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Getting a mortgage on a pension?

Discussion in 'Property Finance' started by Propagate, 20th Jul, 2015.

  1. Propagate

    Propagate Well-Known Member

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    In a similar vein to C-Mac's pots from earlier today, my partners folks are considering a move & settle in Australia.

    They are currently NZ citizens and receive a full NZ pension.

    Dad is 73 ish Mum is 64 ish

    They have an IP, (mortgaged), in the UK which they are about to sell.

    Mum has a UK commercial property which brings in a small income, there is no mortgage on the CIP and no other debt once the UK IP has sold. The CIP property is not worth enough to affect the Australian pension test on asset value, but the income from it will.

    From what we have been able to gather so far, their NZ pension will transfer to an Australian one but will become means tested to the Australian rules.

    When here in Oz, the income from the UK commercial property will reduce their Australian pension to a degree.

    They won't have much in the way of savings as the profit from the UK house would be used as the deposit for the Australian PPOR, (say 40% deposit).

    Approximate guesstimate figures would be roughly:-

    PPOR - Purchase price - $350-400k
    Deposit from sale of UK property + savings approx - $160k

    Income from UK commercial property (owned outright, no other debts) - approx $25k p/a (in Mums name)
    Income from reduced Australian Pension - approx $25k per year (joint)

    That makes a total joint income of $50k AUD (50% from UK rental income and 50% from AU pension).

    What are their chances of getting a mortgage for the remaining $190-240k? and over how long?

    Cheers.
     
  2. Propagate

    Propagate Well-Known Member

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    Anyone got any info at all?

    Cheers.
     
  3. Jamie Moore

    Jamie Moore MORTGAGE BROKER - AUSTRALIA WIDE Business Member

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    I haven't crunched the numbers in detail but it doesn't look promising. Especially not for a PPOR.

    If any bank was willing to lend - they will want to reduce the loan term significantly and their joint income of $50k isn't going to be high enough to support the reduced term on a loan of circa $200k

    Cheers

    Jamie
     
  4. Propagate

    Propagate Well-Known Member

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    Thanks Jamie.
     
  5. Mick C

    Mick C Well-Known Member

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    Done this sort of loan only last week..2 in fact..and the only lenders that will consider Pension income only with LOW asset is Non banks - Ie pepper home loans and liberty etc....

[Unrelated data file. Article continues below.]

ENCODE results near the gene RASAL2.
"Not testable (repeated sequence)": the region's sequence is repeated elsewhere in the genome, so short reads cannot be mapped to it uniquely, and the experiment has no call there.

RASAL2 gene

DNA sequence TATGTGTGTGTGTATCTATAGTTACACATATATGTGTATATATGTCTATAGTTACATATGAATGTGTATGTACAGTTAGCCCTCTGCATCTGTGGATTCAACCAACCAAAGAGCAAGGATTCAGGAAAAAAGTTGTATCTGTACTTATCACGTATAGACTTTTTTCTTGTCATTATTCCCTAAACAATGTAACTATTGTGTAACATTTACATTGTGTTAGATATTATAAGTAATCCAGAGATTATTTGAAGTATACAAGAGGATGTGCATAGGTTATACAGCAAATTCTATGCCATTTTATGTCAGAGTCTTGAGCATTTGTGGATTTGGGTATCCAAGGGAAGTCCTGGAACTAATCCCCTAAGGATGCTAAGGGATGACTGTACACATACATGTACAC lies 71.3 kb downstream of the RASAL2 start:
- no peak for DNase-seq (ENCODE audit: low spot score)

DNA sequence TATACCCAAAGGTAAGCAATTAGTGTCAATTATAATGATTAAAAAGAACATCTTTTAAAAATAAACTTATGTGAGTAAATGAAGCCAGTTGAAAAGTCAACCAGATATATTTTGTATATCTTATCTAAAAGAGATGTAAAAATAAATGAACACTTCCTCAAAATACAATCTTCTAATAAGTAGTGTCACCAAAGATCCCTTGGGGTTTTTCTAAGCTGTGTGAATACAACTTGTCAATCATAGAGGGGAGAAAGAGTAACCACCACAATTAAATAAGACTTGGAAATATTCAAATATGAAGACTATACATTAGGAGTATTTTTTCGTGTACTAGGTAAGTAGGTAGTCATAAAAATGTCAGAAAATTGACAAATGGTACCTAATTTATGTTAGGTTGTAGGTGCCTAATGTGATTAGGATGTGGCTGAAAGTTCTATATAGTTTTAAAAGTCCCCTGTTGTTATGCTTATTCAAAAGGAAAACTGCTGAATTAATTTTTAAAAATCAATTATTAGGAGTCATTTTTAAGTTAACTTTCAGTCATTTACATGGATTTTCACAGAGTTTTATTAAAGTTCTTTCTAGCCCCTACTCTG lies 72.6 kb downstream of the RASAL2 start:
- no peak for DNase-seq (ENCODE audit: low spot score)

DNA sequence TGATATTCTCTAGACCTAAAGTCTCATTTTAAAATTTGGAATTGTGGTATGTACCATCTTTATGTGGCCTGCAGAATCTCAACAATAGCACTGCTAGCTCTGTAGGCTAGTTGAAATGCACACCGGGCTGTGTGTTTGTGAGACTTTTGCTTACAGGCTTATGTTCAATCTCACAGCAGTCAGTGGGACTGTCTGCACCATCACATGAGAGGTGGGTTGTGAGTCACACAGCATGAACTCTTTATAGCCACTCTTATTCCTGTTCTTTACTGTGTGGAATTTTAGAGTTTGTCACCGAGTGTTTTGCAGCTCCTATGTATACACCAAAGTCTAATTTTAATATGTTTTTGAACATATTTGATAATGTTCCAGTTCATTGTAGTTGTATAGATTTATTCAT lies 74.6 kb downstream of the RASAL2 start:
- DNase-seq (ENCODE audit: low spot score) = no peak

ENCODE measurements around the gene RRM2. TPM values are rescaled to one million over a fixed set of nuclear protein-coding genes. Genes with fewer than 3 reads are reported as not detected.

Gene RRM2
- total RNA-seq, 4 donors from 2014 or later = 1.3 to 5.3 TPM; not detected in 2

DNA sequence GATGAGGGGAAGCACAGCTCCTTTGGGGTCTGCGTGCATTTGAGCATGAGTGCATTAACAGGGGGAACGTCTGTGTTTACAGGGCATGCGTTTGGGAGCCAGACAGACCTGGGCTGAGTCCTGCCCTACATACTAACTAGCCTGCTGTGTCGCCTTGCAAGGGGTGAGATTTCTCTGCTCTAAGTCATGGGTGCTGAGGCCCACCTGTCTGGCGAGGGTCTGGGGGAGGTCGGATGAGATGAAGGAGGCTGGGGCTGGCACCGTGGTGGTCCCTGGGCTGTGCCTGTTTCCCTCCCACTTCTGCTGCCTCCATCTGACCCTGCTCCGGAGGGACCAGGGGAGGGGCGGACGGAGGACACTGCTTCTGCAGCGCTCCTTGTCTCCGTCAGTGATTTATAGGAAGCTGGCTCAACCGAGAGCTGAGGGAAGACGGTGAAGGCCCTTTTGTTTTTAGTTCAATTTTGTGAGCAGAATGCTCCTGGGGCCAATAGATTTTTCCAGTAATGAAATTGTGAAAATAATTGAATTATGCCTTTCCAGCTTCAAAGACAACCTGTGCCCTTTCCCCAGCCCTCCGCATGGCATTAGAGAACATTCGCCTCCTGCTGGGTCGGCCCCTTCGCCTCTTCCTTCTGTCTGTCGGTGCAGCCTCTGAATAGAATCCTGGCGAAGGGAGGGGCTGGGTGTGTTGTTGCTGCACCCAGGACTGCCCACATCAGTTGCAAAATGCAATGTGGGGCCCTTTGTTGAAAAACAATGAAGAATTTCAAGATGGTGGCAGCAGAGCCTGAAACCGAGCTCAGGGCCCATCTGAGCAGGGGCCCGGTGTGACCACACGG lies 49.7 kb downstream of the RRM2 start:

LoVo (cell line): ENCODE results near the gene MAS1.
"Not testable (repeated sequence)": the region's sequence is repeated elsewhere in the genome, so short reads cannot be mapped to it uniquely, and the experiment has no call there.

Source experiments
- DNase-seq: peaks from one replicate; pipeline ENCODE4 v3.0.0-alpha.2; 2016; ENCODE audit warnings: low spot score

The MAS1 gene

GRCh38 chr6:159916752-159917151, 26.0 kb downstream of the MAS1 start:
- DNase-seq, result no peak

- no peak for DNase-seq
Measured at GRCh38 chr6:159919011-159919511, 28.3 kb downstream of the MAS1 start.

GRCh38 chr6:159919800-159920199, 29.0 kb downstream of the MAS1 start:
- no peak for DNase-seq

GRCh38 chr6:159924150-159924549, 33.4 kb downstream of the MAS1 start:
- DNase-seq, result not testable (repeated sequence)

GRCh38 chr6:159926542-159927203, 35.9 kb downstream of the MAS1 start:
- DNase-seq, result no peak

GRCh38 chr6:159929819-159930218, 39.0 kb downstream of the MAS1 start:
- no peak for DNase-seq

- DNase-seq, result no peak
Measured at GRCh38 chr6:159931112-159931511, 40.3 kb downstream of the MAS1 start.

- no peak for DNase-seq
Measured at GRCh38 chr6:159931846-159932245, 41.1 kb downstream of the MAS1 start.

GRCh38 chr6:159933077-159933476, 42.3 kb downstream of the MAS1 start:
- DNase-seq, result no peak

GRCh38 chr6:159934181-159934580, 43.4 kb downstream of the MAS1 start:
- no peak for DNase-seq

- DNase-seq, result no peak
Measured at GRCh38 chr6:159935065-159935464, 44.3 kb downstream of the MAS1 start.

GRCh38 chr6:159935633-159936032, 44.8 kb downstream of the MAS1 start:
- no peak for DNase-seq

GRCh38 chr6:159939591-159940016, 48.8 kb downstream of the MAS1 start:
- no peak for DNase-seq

If your mum have a good asset base in Aus ( ie property/ shares or super) than it be fine with the Big 4.

    1. Need to be able to service a loan on 15 years most likely...maybe 20 if she has a decent amount in super...decent = $100,000.

    2. Looking at the figures ( havn't done a cal yet as need more info) i have a feeling servicing will be very low...doubt she can afford the 200k loan.

    3. Will need 2 years tax returns to prove the commercial income
     
  6. Propagate

    Propagate Well-Known Member

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    Thanks @Mick C

    1 - zero in super

    3 - got returns but all from NZ, they haven't been aus residents for over 10 years.

    Cheers
     
  7. Mick C

    Mick C Well-Known Member

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    Zero in super and zero asset in aus....i hate to give you the bad news..but chance of approval is low.
     
  8. Propagate

    Propagate Well-Known Member

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    I figured that would be the case. Cheers.
     
  9. Rolf Latham

    Rolf Latham Inciteful (sic) Staff Member Business Plus Member

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    The reason the chance of approval is low probably runs along the lines of unconscionable conduct

    If the loan goes bad it might be everyone else's fault so it's bets to not lend where that risk is prominent

    Ta

    Rolf
     
  10. Terry_w

    Terry_w Solicitor, Finance Broker, CTA Business Member

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    reminds me of a recent case where the opening words of the judgment were:

    “Who would lend more than $840,000 to a couple,
    each of whom was on a disability pension with no prospects of any form
    of employment, with the husband partially
    blind and the wife with a long-term disability when each had nothing to
    offer but the desire to speculate in real estate? "

    Perpetual Trustees Victoria Ltd v Burns [2015] WASC 234

    Lender had to cop it on the chin for this loan due to unconscionable behaviour by the lender.
     
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